The seventh symptom that we will discuss is feeling sleepy throughout the day. Even if you've had an adequate number of hours of sleep, you may not feel well rested. If you feel sleepy throughout the day, you need an extra cup of coffee, you just can't perform to the level you believe you should, you may be suffering from sleep apnea.
When you are struggling to focus, you find yourself to be more scatterbrain; it's not as easy to remember or learn new complex tasks. You could be suffering from an inability to get a good night's sleep because of obstructive sleep apnea. There are complex processes that occur while you're sleeping that may lead to the development of Alzheimer's disease. This is beyond the scope of this particular talk, but I will do another talk in the future that focuses on that. So if you suffer from forgetfulness, this could be the result of obstructive sleep apnea.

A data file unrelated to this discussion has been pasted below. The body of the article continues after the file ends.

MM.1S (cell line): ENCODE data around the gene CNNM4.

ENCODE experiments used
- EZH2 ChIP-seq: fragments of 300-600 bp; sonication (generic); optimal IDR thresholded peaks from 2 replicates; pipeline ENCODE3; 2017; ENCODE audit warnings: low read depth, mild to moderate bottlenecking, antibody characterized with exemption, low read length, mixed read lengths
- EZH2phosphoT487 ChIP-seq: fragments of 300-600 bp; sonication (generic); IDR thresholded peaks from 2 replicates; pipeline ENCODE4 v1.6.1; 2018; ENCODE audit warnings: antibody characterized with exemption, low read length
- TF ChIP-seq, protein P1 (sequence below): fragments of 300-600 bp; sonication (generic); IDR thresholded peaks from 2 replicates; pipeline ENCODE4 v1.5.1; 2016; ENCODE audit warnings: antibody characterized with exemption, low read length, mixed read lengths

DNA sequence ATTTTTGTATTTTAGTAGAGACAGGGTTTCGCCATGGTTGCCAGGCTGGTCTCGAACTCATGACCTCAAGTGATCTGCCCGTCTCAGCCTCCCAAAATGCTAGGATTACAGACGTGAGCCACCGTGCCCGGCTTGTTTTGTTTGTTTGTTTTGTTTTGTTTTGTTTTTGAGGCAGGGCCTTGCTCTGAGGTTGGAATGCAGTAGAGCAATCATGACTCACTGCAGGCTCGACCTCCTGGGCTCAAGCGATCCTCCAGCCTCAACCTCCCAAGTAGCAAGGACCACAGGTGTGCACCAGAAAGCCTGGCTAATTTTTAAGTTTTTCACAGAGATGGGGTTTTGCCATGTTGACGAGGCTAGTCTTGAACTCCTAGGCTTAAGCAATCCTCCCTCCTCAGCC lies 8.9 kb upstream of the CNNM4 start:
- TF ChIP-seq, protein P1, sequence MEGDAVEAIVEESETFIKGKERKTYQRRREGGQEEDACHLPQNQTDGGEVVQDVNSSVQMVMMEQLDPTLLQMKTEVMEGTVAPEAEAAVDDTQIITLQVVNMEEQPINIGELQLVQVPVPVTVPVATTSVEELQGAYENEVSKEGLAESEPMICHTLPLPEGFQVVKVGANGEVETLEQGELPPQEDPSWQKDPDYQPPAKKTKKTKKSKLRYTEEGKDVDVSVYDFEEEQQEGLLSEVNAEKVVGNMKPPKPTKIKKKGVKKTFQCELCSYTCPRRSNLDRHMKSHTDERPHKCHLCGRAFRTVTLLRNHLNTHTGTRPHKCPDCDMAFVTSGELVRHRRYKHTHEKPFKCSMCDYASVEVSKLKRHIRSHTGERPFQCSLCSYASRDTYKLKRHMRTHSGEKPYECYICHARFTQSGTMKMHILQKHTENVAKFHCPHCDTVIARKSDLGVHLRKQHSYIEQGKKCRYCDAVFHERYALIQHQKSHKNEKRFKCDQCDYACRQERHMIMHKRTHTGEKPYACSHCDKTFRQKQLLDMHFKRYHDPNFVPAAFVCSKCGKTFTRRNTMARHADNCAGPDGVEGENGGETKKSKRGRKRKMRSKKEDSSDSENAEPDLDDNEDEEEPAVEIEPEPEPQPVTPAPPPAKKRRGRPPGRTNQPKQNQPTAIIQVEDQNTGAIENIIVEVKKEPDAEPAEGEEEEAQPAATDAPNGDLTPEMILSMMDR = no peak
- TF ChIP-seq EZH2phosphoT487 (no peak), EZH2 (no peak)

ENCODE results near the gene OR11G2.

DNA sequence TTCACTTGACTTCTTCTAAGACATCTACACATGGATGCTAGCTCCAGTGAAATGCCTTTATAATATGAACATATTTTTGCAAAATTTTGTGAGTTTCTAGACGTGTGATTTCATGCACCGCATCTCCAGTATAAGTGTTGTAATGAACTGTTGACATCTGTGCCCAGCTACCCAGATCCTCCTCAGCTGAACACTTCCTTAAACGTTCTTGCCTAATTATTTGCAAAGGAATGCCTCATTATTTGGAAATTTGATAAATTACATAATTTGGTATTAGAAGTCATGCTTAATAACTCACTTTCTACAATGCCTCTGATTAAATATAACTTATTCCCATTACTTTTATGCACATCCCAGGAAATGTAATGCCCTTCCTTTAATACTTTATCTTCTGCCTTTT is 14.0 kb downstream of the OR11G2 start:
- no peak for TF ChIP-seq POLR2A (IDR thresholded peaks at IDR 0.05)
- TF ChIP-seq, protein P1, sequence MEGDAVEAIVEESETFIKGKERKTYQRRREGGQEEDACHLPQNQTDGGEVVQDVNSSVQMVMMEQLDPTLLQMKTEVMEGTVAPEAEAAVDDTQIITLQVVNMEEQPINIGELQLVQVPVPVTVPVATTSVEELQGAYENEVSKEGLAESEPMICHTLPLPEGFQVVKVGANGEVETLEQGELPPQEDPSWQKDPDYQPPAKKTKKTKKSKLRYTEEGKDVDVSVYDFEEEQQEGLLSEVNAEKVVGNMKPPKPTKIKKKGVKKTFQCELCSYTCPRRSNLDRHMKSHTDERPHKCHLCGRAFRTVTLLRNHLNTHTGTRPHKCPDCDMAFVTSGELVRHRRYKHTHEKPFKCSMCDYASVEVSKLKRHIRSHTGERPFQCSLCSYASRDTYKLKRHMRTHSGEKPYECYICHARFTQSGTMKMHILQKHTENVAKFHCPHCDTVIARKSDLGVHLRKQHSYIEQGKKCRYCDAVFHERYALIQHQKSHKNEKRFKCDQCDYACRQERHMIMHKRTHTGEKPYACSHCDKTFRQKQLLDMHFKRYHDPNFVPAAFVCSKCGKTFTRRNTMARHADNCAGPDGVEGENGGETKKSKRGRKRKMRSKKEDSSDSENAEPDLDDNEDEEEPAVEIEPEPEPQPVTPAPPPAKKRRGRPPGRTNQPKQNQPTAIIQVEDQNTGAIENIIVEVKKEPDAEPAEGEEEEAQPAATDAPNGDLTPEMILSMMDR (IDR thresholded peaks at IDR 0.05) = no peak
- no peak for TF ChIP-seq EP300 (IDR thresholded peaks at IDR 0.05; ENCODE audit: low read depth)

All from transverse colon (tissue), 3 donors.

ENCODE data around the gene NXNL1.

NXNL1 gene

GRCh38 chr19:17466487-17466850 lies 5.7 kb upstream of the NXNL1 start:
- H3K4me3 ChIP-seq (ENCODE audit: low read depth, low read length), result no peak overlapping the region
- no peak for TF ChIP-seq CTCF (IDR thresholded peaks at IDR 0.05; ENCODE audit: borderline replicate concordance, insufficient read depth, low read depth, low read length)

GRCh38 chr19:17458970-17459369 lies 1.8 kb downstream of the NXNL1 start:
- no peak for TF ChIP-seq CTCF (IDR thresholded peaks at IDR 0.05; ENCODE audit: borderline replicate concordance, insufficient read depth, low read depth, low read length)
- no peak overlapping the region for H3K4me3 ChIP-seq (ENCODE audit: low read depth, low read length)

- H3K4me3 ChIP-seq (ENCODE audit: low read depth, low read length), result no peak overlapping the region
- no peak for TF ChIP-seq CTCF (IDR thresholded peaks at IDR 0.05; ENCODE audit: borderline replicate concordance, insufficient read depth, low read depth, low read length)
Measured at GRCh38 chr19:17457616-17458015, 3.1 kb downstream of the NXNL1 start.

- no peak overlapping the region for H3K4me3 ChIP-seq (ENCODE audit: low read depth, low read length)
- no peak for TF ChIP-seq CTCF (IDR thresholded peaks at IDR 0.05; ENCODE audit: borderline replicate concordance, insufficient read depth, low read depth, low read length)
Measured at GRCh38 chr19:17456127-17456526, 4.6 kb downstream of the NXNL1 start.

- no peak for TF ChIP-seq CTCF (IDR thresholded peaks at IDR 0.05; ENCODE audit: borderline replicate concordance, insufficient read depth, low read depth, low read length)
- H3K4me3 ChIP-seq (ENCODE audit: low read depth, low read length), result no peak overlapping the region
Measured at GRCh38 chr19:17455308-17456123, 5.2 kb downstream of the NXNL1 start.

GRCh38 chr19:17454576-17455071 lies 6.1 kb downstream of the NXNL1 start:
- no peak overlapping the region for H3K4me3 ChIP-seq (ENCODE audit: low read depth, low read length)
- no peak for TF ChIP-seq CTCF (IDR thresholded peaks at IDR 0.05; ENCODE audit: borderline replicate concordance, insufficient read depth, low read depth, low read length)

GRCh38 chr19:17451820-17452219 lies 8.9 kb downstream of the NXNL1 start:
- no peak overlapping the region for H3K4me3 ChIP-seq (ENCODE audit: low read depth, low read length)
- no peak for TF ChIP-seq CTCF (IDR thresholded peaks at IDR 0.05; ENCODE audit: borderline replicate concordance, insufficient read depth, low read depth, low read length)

Patients who have obstructive sleep apnea will find that they are more irritable than normal. They may feel blue when there's no good reason to feel depressed. They can be more impatient than they normally are. If you notice these behavior changes, consider the possibility that you may be suffering from obstructive sleep apnea.
Patients who have obstructive sleep apnea will not secrete testosterone during sleep as they should. This impacts both males and females where they will experience decreased libido. For males, they could suffer from erectile dysfunction as the result of obstructive sleep apnea. For women, they can experience decreased sexual sensation and decreased desire.
Other symptoms that can occur from obstructive sleep apnea include headaches. Patients who wake up in the morning with headaches or experience increasing frequency may be suffering from obstructive sleep apnea.